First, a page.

A situation in which the individual’s goal is to divide attention among two (or more) tasks.
Telford (1931) demonstrated that when a person responds to two successive stimuli, the response to the second stimulus is slower as the distance between the two responses is shortened. He named this effect the psychological refractory period, after the phenomena observed in neurons of reduced excitability just following an action potential. The first modern theories of how an individual is able to perform two or more activities concurrently came from the information theorists Welford (1952) and Broadbent (1958) and formalized Telford’s assumption. The assumption was that activities did not co-occur, but instead they were dealt with in a series. This opinion of serial processing was challenged in the 1970s (Kahneman 1973; Posner and Boies 1971) when researchers proposed a general resource theory that hypothesized that individuals were able to...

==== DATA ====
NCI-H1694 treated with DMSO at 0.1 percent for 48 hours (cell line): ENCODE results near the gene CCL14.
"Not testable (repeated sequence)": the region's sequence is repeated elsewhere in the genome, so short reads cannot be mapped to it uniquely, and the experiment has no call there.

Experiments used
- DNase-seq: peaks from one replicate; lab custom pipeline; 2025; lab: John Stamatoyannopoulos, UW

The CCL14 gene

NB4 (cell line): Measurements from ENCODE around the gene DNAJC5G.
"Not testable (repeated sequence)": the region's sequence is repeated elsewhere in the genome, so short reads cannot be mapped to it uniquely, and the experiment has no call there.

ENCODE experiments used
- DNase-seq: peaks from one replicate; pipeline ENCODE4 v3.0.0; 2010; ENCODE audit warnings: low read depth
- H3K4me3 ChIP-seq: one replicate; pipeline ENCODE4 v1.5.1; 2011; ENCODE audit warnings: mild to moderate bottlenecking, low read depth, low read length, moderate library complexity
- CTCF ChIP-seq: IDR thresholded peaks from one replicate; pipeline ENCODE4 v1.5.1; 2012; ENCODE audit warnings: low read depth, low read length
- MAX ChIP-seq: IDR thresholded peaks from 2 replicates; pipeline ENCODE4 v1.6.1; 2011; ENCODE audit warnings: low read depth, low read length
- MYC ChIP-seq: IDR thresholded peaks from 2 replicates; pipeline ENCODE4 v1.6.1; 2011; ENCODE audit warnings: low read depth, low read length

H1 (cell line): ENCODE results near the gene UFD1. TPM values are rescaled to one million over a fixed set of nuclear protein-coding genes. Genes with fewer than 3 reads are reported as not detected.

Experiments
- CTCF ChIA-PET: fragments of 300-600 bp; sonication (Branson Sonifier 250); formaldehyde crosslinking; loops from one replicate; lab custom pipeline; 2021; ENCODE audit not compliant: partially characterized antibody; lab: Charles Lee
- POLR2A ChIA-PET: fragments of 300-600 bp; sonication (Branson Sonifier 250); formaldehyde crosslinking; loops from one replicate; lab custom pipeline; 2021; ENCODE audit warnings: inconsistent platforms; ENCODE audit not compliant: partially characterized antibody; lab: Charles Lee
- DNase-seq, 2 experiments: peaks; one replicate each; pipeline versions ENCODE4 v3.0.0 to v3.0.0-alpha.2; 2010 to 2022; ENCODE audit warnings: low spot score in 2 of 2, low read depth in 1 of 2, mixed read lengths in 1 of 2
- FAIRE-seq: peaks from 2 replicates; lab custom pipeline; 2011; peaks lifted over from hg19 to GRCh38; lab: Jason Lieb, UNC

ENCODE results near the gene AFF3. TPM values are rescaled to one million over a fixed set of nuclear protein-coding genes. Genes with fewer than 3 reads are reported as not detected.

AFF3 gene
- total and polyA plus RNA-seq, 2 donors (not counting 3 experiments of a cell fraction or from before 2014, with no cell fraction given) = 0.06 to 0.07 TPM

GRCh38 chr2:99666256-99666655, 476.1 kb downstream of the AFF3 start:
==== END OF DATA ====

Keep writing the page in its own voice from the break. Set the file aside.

References and Readings
- Baddeley, A. D. (1986). Working memory. Oxford: Oxford University Press.Google Scholar
- Broadbent, D. E. (1958). Perception and communication. New York: Oxford University Press.Google Scholar
- Kahneman, D. (1973). Attention and effort. Englewood Cliffs: Prentice-Hall.Google Scholar
- Pashler, H. (2000). Task switching and multitask performance. In S. Monsell & J. Driver (Eds.), Attention and performance XVIII: Control of mental processes. Cambridge, MA: MIT Press.Google Scholar
- Welford, A. T. (1952). The “psychological refractory period” and the timing of high speed performance: A review and a theory. British Journal of Psychology, 43, 2–19.Google Scholar